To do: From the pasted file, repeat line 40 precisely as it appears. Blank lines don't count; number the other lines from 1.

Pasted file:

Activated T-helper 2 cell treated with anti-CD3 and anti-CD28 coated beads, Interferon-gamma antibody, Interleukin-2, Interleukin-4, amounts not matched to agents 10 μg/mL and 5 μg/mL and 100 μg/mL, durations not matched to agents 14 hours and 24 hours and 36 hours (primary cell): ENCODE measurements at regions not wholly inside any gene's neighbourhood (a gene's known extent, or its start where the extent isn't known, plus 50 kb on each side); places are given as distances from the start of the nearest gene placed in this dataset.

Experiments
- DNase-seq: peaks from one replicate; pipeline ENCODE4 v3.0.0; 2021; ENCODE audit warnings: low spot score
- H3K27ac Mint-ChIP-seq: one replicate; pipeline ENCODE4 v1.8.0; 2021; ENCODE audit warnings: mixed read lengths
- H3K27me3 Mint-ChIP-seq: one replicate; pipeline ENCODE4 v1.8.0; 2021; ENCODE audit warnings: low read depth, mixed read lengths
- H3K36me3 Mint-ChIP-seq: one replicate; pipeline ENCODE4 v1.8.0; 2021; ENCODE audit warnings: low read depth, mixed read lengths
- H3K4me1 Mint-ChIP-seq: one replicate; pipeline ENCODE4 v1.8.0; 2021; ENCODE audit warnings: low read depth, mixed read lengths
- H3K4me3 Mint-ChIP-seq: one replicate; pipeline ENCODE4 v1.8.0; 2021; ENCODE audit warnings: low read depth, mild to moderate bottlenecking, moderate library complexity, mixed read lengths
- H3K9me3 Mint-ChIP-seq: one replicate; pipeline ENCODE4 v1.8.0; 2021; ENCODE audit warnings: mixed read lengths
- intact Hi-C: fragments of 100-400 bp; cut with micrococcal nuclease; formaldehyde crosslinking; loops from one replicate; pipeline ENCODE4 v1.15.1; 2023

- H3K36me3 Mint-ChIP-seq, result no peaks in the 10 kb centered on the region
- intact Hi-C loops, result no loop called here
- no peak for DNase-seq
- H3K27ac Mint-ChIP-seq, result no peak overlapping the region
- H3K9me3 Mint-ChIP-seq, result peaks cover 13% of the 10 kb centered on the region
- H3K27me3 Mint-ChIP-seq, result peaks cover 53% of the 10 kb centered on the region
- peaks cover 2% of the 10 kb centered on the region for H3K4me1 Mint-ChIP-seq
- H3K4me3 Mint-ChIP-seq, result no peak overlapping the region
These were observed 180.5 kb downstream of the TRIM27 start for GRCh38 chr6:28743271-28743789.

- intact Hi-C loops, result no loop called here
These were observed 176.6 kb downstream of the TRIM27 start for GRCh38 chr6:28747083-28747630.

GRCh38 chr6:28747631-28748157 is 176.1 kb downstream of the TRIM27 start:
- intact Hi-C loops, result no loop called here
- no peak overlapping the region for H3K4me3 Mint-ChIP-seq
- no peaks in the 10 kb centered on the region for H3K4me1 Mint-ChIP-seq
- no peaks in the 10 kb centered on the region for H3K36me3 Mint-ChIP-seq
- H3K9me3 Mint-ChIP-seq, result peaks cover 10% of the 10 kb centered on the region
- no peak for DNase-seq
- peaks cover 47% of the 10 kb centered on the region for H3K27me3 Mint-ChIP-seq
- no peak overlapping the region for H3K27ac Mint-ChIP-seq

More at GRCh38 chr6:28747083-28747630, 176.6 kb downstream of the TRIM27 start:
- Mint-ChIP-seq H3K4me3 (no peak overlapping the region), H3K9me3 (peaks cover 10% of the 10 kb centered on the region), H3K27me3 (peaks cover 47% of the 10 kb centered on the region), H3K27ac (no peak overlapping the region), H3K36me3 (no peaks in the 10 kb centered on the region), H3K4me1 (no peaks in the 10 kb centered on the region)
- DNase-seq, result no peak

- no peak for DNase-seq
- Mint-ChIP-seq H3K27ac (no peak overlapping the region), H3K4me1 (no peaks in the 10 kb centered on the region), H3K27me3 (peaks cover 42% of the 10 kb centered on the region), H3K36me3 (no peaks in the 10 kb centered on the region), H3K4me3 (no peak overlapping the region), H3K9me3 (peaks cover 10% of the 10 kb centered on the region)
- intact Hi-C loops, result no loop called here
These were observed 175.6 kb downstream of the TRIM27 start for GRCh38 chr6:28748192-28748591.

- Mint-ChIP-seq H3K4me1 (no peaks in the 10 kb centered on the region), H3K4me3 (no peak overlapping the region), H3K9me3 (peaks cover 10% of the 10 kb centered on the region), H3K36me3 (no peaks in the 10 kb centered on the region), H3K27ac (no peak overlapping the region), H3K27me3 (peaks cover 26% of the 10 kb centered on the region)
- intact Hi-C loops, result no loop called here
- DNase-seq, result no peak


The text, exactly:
- DNase-seq, result no peak